Sunday, April 13, 2008

About the "Orphan Works Bill" (and Why Nobody's About to Steal your Kingdom Hearts Fanart)

Okay, artists, let's recap: Relatively powerful animation guru writes incensed article about how Congress is trying to steal all of your artwork, family photos, and other assorted artwork, by declaring it an "Orphaned Work" unless you go and pay $45 to register its copyright (and do so before anyone else so that they don't get your precious copyright and steal it from you that way).

. . . and if you believe that, I still have lawyers outside my window.

The Truth: While there WAS an "Orphaned Works Bill" back in 2006, it died in committee. There is no bill in congress now with even similar language, and even if there was, it's in violation of the Berne Convention on so many levels that the minute Big Copyright (i.e. Disney) caught wind of the fact it would jeopardize their ability to leverage their copyrights outside of the United States, this thing would die faster than a mafia informant.

Yes, you should exercise due vigilance with your images/copyrights, but you don't need to register every single piece you have (and seeing how that's $45 a pop, you'll go broke trying), and if anyone is found violating your copyright you're still due all the usual damages this incurs. Yes, using your real name (and maybe a URL/email address) to sign your works is a damn good idea in case the image becomes separated from the website.

This said, writing/phoning/foaming rabidly from the mouth at your congressional representatives before this thing even has a bill number is stupid. To Congress, if it doesn't have a bill number, it doesn't exist. If this thing actually DOES gain a number and a chance in hell of passing, then by all means, foam away.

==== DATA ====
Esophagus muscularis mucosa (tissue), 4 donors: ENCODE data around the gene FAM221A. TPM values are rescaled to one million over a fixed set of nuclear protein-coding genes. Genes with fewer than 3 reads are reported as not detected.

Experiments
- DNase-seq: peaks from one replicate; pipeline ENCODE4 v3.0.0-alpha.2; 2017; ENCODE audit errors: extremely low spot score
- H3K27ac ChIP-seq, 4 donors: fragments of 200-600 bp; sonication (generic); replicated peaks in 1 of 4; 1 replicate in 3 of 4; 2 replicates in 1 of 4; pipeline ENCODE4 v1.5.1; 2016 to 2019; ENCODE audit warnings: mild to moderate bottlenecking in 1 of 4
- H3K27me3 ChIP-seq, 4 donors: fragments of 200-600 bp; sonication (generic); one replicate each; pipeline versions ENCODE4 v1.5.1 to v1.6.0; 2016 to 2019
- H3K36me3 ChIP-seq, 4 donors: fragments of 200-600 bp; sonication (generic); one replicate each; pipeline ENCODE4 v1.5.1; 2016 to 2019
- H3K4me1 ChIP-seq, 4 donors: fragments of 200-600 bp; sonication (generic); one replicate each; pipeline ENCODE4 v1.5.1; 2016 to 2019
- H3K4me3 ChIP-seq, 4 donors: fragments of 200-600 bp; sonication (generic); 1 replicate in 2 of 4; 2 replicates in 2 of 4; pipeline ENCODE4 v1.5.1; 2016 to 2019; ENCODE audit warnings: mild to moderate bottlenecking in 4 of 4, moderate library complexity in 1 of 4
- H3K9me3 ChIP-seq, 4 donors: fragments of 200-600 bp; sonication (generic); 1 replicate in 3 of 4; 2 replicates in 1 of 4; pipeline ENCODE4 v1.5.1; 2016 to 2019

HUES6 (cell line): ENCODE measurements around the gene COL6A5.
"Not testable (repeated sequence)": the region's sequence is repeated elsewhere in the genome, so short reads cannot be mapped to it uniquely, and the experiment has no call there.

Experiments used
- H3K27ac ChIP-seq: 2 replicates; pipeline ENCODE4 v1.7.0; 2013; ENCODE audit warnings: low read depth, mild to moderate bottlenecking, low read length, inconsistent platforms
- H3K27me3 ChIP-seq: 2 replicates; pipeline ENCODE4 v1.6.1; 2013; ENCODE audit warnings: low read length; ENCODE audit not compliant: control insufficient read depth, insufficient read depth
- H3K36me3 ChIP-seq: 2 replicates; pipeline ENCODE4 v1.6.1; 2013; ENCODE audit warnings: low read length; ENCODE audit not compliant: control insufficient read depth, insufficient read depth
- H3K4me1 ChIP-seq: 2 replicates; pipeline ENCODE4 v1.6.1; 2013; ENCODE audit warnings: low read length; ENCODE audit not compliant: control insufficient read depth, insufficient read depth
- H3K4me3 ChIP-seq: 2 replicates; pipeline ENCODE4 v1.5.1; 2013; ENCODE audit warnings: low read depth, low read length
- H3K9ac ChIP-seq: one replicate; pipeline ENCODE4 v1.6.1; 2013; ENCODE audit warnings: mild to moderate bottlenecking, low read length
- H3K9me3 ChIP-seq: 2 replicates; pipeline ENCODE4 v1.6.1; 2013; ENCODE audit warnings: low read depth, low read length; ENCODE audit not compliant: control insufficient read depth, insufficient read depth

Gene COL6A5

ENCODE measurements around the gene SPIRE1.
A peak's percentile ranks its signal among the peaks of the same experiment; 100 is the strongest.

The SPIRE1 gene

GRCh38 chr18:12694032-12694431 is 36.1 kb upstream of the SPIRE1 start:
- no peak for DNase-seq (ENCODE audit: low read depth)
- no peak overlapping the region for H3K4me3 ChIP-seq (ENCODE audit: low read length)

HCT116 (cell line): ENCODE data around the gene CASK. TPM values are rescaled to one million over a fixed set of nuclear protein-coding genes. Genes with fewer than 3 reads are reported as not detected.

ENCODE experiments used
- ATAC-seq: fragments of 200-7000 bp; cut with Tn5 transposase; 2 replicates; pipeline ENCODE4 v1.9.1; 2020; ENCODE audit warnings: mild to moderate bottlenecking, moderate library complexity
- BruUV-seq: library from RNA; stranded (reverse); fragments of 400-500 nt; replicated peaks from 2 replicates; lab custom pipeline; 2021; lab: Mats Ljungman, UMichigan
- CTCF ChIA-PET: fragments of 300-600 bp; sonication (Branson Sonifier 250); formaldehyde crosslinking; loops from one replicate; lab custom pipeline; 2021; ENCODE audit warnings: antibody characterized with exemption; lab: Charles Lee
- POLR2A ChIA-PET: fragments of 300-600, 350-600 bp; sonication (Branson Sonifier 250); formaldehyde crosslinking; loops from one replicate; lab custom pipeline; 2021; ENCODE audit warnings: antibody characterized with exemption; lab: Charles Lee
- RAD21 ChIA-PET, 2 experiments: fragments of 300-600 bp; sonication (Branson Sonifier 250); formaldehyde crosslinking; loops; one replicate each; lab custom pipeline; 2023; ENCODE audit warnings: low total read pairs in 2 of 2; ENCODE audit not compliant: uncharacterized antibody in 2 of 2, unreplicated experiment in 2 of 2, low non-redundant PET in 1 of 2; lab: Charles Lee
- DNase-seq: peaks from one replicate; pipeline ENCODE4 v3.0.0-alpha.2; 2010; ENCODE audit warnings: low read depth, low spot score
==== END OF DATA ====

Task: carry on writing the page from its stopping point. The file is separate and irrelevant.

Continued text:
In the meantime, though? Just get back to work. If you really want to write someone, go ask Bill O'Reilly to "investigate" this. At least that way we'll either get the truth, or hilarity will ensue.

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At April 14, 2008 at 1:35 PM , Anonymous Anonymous said...

It’s nice to see some sanity brought to this issue. Even people where I work (an advertising and design firm) were in a tizzy over this subject today. Even some clients of mine were calling about whether or not I should ‘copyright their pieces to be on the safe side’. I was shocked at the near panic this started to induce with some of my artist friends too .
Even to take it one step further, while there are always unscrupulous individuals out there, every designer I know would not want to risk their career or livelihood over doing something so insanely stupid as use a copyrighted image in their print and web media.
That’s not to say it doesn’t happen (that fox sports thing with the dog, and apple’s use of the tv images in the Apple TV ad a while back, however I think that is still set for trial in this year I believe) You are so right about having to take the initiative to protect things. For me it’s just part of that extra step that I’ve taken to heart after seeing some of my own work in other places.
That being said, metadata is your friend! I’ve begun to incorporate information into all my files that have headed out to clients and online. Sure it can be edited, just as a signature can be cropped of but it’s that extra layer of information that can help if you’re ever in a bind.
Anyway! I appreciate having more calm and reason out now that the whole art world is in the tizzy over this as it seems .

At April 14, 2008 at 1:48 PM , Blogger Rachel Keslensky said...

OY! Look, if you see more of this drama, just send them the link to this article. It's not the most in-depth explanation of what's going on, sure, but at least it's as to-the-point as it's going to get.

Sure, if something does happen, let's be ready, but as fast as this thing is spreading AS IS I doubt congress is going to try anything. They can't even get Bush's pet projects through fast enough to stop people from complaining, so why would they be able to get THIS under the radar?


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